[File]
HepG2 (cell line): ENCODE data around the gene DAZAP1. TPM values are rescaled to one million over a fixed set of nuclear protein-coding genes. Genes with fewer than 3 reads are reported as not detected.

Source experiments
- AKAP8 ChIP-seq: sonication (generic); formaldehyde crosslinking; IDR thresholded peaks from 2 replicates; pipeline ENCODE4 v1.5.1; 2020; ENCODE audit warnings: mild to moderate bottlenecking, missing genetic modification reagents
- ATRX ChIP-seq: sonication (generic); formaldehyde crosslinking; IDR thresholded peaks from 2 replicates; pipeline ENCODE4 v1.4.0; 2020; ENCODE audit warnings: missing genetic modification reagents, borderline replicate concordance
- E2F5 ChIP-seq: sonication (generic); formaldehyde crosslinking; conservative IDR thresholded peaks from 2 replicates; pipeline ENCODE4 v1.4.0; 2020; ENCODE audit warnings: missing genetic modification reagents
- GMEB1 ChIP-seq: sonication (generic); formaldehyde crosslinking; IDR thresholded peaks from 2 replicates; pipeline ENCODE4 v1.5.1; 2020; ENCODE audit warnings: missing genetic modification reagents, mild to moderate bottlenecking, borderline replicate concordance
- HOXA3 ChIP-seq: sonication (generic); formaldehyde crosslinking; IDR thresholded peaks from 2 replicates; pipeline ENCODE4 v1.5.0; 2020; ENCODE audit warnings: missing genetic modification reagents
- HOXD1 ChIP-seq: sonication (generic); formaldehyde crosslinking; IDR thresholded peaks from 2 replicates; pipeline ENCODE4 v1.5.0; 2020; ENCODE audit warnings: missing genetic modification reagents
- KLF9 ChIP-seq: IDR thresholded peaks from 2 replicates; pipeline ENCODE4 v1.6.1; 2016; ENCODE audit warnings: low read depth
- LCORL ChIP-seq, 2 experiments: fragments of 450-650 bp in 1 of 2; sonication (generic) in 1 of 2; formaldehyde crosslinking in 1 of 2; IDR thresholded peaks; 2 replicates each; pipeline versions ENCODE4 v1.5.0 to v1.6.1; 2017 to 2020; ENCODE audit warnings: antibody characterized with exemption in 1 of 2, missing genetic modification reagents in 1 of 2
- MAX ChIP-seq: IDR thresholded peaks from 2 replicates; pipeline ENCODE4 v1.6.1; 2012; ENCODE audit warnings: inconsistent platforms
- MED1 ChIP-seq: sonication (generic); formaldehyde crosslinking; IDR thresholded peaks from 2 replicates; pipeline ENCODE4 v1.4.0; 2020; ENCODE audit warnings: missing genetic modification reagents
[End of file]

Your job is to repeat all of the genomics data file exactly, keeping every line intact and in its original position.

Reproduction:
HepG2 (cell line): ENCODE data around the gene DAZAP1. TPM values are rescaled to one million over a fixed set of nuclear protein-coding genes. Genes with fewer than 3 reads are reported as not detected.

Source experiments
- AKAP8 ChIP-seq: sonication (generic); formaldehyde crosslinking; IDR thresholded peaks from 2 replicates; pipeline ENCODE4 v1.5.1; 2020; ENCODE audit warnings: mild to moderate bottlenecking, missing genetic modification reagents
- ATRX ChIP-seq: sonication (generic); formaldehyde crosslinking; IDR thresholded peaks from 2 replicates; pipeline ENCODE4 v1.4.0; 2020; ENCODE audit warnings: missing genetic modification reagents, borderline replicate concordance
- E2F5 ChIP-seq: sonication (generic); formaldehyde crosslinking; conservative IDR thresholded peaks from 2 replicates; pipeline ENCODE4 v1.4.0; 2020; ENCODE audit warnings: missing genetic modification reagents
- GMEB1 ChIP-seq: sonication (generic); formaldehyde crosslinking; IDR thresholded peaks from 2 replicates; pipeline ENCODE4 v1.5.1; 2020; ENCODE audit warnings: missing genetic modification reagents, mild to moderate bottlenecking, borderline replicate concordance
- HOXA3 ChIP-seq: sonication (generic); formaldehyde crosslinking; IDR thresholded peaks from 2 replicates; pipeline ENCODE4 v1.5.0; 2020; ENCODE audit warnings: missing genetic modification reagents
- HOXD1 ChIP-seq: sonication (generic); formaldehyde crosslinking; IDR thresholded peaks from 2 replicates; pipeline ENCODE4 v1.5.0; 2020; ENCODE audit warnings: missing genetic modification reagents
- KLF9 ChIP-seq: IDR thresholded peaks from 2 replicates; pipeline ENCODE4 v1.6.1; 2016; ENCODE audit warnings: low read depth
- LCORL ChIP-seq, 2 experiments: fragments of 450-650 bp in 1 of 2; sonication (generic) in 1 of 2; formaldehyde crosslinking in 1 of 2; IDR thresholded peaks; 2 replicates each; pipeline versions ENCODE4 v1.5.0 to v1.6.1; 2017 to 2020; ENCODE audit warnings: antibody characterized with exemption in 1 of 2, missing genetic modification reagents in 1 of 2
- MAX ChIP-seq: IDR thresholded peaks from 2 replicates; pipeline ENCODE4 v1.6.1; 2012; ENCODE audit warnings: inconsistent platforms
- MED1 ChIP-seq: sonication (generic); formaldehyde crosslinking; IDR thresholded peaks from 2 replicates; pipeline ENCODE4 v1.4.0; 2020; ENCODE audit warnings: missing genetic modification reagents